Cody: I would agree. We have some surveys that support the idea that people have been enjoying buying their groceries online. I expect they’ll continue to do it even after the pandemic. It won’t stick around at the same level as it was at last year, but it is a service that customers will continue to use.
In addition to grocery stores, what other type of retail has done better than expected during the pandemic?
Levy: Power centers have done well, just like the grocery-anchored locations. The power centers tend to have a Home Depot or a Target or Walmart. They usually feature some of the big-box stores. They have done very well during the pandemic. That’s because they offer the necessities. Walmart and Target do offer groceries and other necessity goods. Home Depot offers necessity-based goods. Customers still needed the items they were selling even during the pandemic.
Cody: We have also seen single-tenant stand-alone retail do well during the pandemic, both in terms of being able to maintain occupancy and from the transaction side. Single-tenant, stand-alone retail has been another bright spot during the pandemic.
What about fast-casual chains with drive-throughs, places like Chick-fil-A?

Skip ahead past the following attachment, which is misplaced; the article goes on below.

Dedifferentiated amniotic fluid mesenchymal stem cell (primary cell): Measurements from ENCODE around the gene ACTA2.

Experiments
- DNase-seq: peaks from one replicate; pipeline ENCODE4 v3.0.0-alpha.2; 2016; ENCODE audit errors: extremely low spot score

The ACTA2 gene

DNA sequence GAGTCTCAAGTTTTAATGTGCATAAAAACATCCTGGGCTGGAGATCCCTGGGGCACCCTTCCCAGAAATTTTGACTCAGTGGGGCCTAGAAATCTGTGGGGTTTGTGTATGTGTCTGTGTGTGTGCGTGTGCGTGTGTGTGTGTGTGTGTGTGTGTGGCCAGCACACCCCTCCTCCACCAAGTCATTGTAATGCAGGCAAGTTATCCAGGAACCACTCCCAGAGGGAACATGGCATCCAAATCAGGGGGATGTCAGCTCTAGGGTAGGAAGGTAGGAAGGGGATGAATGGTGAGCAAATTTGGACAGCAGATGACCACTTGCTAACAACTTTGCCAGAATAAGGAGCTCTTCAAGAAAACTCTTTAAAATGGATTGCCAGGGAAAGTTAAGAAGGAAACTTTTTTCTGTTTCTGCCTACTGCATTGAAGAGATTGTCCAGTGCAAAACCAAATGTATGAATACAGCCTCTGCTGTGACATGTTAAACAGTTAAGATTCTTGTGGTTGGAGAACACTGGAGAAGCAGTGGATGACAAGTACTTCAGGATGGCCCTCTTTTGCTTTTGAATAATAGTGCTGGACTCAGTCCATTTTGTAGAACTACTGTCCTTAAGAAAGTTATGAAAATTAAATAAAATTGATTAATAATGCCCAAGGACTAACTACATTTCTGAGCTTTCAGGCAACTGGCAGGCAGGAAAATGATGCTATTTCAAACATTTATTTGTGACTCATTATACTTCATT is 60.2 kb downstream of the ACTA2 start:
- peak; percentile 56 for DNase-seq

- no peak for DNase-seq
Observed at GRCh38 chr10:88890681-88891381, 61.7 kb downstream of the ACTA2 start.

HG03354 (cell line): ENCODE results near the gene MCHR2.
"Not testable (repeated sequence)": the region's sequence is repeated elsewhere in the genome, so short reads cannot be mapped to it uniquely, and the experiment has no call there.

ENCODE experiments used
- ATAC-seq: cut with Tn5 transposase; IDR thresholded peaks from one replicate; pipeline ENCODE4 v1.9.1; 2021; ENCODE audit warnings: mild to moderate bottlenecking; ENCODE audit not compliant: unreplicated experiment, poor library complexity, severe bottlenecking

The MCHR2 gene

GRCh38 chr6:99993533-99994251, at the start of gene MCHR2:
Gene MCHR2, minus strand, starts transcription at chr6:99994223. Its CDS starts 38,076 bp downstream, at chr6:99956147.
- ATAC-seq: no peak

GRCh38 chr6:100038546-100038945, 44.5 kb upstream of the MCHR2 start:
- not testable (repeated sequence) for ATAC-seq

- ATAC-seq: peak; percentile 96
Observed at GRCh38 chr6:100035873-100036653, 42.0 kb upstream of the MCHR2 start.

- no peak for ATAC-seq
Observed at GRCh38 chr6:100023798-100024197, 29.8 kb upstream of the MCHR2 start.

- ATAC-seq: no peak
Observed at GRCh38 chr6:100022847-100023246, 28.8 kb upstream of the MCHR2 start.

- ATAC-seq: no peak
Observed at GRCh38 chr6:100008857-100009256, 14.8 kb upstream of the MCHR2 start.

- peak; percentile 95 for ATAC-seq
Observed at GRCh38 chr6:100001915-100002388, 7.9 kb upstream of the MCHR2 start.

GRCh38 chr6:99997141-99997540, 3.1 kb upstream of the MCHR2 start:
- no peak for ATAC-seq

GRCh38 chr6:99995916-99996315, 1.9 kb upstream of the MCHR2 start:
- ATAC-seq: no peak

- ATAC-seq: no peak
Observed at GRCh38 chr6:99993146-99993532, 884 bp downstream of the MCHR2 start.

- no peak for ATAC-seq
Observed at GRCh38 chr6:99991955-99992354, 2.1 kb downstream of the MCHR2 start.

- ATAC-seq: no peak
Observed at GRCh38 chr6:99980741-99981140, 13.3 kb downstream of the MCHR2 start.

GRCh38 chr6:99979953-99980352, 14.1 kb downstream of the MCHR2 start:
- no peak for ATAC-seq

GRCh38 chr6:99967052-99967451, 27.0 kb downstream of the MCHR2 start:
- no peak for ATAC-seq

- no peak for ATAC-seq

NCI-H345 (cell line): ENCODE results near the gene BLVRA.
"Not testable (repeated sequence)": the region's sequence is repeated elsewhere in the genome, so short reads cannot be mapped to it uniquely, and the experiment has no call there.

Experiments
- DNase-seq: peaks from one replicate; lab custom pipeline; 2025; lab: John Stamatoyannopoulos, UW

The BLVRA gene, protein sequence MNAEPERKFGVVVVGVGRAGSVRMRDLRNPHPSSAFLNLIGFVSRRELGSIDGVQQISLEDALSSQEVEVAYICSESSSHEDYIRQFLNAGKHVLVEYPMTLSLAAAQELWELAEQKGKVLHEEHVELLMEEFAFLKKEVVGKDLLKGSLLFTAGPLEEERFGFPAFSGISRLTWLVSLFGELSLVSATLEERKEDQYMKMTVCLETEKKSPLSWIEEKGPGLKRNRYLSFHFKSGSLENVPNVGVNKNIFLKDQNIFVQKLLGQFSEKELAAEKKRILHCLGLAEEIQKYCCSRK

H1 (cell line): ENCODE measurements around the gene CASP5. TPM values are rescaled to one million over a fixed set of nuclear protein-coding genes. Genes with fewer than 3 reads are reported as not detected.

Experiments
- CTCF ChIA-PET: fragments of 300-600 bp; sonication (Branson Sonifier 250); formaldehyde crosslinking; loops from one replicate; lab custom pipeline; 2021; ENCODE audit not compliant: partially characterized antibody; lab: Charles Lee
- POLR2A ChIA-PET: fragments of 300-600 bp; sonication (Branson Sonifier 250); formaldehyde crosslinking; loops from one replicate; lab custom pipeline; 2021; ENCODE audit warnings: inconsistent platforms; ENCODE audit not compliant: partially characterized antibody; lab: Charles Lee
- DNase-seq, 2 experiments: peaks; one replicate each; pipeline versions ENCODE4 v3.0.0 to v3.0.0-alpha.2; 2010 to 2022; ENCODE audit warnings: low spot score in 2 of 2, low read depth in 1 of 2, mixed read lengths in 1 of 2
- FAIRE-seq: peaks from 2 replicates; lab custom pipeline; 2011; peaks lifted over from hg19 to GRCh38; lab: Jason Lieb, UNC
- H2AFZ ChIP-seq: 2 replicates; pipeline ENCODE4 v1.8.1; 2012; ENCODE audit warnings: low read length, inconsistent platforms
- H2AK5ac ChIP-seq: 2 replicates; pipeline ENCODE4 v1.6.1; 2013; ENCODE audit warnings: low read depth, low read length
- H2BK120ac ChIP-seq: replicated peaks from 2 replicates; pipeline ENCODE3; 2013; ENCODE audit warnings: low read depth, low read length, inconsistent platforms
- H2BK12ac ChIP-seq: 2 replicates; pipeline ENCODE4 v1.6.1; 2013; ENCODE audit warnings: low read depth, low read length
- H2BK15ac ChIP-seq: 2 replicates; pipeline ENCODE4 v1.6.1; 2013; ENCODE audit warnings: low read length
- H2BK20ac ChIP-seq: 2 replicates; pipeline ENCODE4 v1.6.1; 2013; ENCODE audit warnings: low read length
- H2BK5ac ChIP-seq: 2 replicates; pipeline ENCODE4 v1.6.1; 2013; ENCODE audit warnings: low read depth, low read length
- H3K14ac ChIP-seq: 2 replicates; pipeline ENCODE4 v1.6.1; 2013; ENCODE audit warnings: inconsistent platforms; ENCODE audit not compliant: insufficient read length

Cody: We know that based on sales data, restaurants have been hit really hard by the pandemic. Sales are down across the country. But we have definitely seen some winners in the restaurant industry. The fast-food and quick-service restaurants with drive-through service that also embrace delivery have done quite well. These restaurants are actually expanding their footprints during this pandemic.
Has there been anything during the pandemic that has surprised you concerning the retail market?
Levy: I don’t know how big of a surprise it is, but it is a change. Before the pandemic, experiential retail had been one of the strongest sectors for growth. But because this type of retail was largely shut down at the beginning of the pandemic, it has really struggled during these last 12 months. Experiential retail is struggling the most among all retail types. Movie theaters have been closed or are working with limited capacity. Restaurants were closed for a while. Fitness centers have had reduced capacity. They are starting to reopen now. But we’ll have to see how long it takes for experiential retail to recover.
Do you think that experiential retail will regain its momentum once the pandemic ends?
Levy: I do think it will bounce back. Just looking at how retail sales have been improving over the past couple of months, we are seeing that consumers are ready and willing to spend. We just need to have things keep opening up. Consumer confidence will build.
Robin Tranthum: I think it depends on the type of experiential retailer. Movie theaters and fitness centers, for example, might not get back to the fast pace of growth that they saw pre-pandemic. The main movie companies are putting movies on streaming services. That might keep more people from going to movie theaters in the future if that trend continues. Many people have bought home gym equipment during the pandemic. They might not want to rush out to the gym once the pandemic ends. It will take time for demand to come back to those type of retailers.